Cyber Experts: Lack of Ransomware Reporting Impedes Cyber Defense Efforts
Cyber experts noted during a recent U.S. Chamber of Commerce virtual panel that ransomware victims’ hesitance to report is making it difficult to implement federal cyber defense efforts.
Eric Goldstein, executive assistant director of the Cybersecurity and Infrastructure Security Agency’s cybersecurity division, said it is hard to understand the scope of the problem because some organizations refuse to speak up and communicate with agencies like CISA for remediation.
Peter Marta, a cyber risk management adviser with law firm Hogan Lovells, explained that corporations resist help from law enforcement due to fear that ransomware investigations could lead to the discovery of regulatory violations, Government Technology reported Monday.
According to Alejandro Mayorkas, secretary of the Department of Homeland Security, the lack of reporting does not mean that there is a lack of incidents.
In fact, Mayorkas noted that small businesses account for about half to three-quarters of known ransomware victims.
He argued that small businesses are ideal targets for ransomware actors, considering they make up the backbone of the nation’s economy.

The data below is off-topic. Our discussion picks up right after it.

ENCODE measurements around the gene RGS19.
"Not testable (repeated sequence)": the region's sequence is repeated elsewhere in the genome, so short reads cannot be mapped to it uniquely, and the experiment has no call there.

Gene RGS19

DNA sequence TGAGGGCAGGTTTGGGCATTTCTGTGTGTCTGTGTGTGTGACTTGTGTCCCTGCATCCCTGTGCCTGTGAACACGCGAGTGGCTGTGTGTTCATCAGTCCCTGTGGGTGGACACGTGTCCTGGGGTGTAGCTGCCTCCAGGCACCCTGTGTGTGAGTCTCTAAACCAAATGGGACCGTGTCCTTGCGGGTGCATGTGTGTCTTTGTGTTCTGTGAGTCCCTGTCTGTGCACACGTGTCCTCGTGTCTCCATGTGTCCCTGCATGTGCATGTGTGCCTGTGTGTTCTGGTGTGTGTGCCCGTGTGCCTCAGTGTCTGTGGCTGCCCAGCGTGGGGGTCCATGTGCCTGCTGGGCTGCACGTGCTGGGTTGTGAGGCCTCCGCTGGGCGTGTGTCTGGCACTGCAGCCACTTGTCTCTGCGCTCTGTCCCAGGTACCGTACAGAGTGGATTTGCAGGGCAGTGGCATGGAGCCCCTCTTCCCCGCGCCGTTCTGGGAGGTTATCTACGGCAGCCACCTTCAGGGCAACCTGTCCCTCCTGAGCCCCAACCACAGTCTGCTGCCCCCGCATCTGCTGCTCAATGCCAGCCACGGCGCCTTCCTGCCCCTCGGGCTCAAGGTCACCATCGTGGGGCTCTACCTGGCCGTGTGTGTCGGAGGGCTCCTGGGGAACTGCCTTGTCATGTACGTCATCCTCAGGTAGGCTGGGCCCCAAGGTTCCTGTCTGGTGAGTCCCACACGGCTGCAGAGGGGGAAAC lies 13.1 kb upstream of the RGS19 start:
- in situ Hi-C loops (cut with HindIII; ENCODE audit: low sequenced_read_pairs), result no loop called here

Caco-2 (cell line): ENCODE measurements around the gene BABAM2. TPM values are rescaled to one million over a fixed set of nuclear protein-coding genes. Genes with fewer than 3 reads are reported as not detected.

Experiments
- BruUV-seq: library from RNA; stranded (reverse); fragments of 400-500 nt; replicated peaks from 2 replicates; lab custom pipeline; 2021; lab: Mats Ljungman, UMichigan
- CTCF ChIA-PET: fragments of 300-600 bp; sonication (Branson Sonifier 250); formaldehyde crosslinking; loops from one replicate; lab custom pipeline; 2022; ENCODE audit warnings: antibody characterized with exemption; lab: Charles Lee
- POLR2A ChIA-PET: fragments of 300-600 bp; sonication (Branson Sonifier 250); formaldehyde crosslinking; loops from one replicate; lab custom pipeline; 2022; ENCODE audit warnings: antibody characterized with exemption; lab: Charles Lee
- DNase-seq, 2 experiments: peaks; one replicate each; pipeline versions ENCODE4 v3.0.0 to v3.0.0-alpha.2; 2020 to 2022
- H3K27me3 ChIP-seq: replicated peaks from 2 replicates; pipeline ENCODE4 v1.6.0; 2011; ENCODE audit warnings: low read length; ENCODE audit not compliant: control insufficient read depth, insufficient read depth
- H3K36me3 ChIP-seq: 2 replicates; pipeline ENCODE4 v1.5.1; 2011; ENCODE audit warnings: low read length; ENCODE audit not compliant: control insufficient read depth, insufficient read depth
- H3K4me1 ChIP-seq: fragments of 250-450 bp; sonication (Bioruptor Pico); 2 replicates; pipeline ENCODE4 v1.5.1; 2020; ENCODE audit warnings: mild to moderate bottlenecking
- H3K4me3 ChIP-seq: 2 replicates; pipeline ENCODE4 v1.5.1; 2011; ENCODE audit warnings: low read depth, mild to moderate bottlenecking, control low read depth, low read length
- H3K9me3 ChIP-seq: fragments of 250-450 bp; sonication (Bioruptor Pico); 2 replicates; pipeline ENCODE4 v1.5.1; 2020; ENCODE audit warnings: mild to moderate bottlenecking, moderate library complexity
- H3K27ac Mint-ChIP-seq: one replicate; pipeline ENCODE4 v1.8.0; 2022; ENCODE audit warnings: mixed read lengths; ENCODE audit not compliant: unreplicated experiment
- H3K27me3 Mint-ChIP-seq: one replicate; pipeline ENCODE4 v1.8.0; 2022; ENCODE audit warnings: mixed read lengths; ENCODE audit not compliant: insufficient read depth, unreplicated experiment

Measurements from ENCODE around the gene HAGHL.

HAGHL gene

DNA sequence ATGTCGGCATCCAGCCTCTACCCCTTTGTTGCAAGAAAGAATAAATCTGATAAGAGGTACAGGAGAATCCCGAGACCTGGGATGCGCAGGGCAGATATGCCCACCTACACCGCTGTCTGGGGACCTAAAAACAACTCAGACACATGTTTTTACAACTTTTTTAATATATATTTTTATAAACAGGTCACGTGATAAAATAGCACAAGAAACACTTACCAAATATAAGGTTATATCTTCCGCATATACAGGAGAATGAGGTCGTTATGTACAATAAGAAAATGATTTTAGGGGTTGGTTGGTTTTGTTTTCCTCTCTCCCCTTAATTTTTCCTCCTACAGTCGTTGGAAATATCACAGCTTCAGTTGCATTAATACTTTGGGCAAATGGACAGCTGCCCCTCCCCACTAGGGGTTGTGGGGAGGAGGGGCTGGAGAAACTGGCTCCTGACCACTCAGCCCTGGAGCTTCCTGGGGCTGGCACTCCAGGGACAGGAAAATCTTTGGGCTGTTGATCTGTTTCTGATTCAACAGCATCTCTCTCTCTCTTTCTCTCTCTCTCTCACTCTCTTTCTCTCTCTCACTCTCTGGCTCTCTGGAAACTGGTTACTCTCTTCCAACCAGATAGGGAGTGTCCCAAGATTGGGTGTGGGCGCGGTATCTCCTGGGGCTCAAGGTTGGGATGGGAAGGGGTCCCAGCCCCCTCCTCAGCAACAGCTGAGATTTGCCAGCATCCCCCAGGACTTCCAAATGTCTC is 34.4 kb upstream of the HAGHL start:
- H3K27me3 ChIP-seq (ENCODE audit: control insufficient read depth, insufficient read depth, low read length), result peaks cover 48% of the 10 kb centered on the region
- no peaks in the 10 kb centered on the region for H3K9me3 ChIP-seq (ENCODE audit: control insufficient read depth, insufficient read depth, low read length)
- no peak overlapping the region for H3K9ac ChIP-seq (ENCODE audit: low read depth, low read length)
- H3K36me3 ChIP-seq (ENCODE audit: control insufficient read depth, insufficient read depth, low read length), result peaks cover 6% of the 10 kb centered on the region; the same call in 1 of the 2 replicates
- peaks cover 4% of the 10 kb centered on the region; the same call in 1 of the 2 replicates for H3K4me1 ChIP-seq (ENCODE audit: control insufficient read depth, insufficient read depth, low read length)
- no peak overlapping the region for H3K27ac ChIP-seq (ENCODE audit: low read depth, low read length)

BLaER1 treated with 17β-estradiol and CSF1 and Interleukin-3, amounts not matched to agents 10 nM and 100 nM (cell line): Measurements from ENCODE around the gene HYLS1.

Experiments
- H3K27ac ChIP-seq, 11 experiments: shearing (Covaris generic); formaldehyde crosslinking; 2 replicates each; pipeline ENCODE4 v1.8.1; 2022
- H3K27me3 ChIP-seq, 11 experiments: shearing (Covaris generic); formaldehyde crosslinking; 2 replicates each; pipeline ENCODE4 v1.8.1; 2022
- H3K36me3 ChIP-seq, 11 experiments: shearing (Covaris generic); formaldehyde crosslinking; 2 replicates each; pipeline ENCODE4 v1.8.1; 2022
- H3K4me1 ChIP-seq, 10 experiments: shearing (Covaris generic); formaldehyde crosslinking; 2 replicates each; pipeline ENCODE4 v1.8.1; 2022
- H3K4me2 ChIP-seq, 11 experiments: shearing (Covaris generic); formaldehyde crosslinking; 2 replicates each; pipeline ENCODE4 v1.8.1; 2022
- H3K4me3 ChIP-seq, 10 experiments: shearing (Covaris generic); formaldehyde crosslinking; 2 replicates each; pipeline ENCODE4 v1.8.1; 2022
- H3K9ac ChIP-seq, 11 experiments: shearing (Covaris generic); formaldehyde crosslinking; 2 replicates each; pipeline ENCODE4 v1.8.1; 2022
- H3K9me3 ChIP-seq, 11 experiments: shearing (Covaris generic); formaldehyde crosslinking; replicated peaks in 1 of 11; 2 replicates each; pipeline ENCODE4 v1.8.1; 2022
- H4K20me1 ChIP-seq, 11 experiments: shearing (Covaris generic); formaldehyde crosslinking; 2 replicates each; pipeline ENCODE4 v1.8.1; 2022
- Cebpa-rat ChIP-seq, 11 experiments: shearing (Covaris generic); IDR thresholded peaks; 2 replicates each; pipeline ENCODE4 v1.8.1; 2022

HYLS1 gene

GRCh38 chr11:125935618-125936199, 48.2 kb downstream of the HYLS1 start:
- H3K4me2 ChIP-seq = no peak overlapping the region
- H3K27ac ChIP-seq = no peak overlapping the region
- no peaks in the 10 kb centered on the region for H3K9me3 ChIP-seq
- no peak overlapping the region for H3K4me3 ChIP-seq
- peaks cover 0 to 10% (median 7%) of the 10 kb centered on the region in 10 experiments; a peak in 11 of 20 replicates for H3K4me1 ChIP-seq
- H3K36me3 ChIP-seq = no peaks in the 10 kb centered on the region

Lawmakers are currently working on a bill to address the lack of reporting among cyberattack victims.
An upcoming bill being drafted by the Senate Intelligence Committee is expected to require private companies to report data breach incidents in order to prevent future major foreign cyberattacks.
Committee Chairman Mark Warner, D-Va., said the legislation would be akin to the breach reporting system implemented by the National Transportation Safety Board, which is focused on catching a breach mid incident.
Warner noted that the lack of a breach notification system has allowed Russia and China to launch cyberattacks with virtual impunity.
Tags: Alejandro Mayorkas CISA cybersecurity Department of Homeland Security DHS Eric Goldstein Government Technology Peter Marta ransomware ransomware victims